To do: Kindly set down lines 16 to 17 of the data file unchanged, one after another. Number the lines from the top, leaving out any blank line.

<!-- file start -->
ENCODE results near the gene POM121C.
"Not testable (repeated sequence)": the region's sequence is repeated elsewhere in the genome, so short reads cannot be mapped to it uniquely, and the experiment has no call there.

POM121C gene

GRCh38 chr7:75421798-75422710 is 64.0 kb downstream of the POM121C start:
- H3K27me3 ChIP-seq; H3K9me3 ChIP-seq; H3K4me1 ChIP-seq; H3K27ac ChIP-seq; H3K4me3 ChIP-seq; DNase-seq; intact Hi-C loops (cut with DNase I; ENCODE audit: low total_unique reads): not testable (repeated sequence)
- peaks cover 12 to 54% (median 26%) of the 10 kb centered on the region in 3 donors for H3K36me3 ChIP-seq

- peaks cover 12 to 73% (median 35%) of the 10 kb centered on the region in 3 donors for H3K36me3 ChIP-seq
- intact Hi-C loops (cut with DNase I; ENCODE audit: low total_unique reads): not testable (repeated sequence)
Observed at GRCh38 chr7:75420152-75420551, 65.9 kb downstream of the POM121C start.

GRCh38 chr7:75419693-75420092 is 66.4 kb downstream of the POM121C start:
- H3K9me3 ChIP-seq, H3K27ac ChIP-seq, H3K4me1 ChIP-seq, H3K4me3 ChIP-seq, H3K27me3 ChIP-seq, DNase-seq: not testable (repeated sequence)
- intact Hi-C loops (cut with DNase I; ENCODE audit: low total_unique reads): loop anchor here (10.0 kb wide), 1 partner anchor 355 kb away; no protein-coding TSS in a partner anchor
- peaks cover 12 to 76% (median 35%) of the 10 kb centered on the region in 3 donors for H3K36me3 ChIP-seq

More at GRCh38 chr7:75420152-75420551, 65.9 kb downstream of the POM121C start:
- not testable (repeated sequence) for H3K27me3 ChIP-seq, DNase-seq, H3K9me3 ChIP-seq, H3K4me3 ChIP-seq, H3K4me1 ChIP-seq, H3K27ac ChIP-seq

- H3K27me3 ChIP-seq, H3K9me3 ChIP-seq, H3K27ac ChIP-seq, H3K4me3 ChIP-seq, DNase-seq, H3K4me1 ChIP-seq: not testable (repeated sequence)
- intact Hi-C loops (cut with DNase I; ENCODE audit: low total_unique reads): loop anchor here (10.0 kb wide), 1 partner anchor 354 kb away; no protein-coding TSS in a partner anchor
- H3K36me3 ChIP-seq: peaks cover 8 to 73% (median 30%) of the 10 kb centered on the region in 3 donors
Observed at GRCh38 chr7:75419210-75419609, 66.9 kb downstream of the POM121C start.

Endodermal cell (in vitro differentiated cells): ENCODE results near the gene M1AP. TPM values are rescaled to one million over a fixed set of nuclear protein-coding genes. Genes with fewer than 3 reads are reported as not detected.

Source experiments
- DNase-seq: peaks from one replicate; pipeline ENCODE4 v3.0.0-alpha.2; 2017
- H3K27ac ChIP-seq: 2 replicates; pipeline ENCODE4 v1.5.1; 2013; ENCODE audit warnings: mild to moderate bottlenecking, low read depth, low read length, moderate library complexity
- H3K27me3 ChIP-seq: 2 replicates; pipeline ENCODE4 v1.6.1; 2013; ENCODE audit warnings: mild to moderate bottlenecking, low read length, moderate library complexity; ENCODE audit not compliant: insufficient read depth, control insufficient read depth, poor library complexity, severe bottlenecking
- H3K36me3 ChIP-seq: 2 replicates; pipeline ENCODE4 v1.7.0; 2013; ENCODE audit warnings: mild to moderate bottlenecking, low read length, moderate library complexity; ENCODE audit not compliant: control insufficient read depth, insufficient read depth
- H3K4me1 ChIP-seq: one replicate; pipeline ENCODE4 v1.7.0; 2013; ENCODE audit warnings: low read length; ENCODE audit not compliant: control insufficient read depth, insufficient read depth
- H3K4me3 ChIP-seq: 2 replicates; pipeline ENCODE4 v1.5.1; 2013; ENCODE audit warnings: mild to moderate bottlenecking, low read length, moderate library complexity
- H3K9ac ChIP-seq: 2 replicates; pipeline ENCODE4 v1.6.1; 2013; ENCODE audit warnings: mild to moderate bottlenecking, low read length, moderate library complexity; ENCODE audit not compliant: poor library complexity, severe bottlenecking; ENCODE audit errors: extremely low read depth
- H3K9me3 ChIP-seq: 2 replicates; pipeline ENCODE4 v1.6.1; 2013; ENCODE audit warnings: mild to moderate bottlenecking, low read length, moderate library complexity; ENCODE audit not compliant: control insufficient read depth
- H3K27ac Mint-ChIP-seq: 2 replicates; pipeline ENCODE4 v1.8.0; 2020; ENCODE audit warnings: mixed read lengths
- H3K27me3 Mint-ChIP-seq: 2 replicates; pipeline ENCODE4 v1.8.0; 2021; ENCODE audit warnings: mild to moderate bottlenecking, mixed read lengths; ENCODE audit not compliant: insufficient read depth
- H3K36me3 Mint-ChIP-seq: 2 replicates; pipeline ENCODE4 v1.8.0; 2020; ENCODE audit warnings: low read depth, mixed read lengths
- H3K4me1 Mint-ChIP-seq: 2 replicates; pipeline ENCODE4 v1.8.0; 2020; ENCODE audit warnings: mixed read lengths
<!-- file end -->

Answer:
- H3K27me3 ChIP-seq, H3K9me3 ChIP-seq, H3K27ac ChIP-seq, H3K4me3 ChIP-seq, DNase-seq, H3K4me1 ChIP-seq: not testable (repeated sequence)
- intact Hi-C loops (cut with DNase I; ENCODE audit: low total_unique reads): loop anchor here (10.0 kb wide), 1 partner anchor 354 kb away; no protein-coding TSS in a partner anchor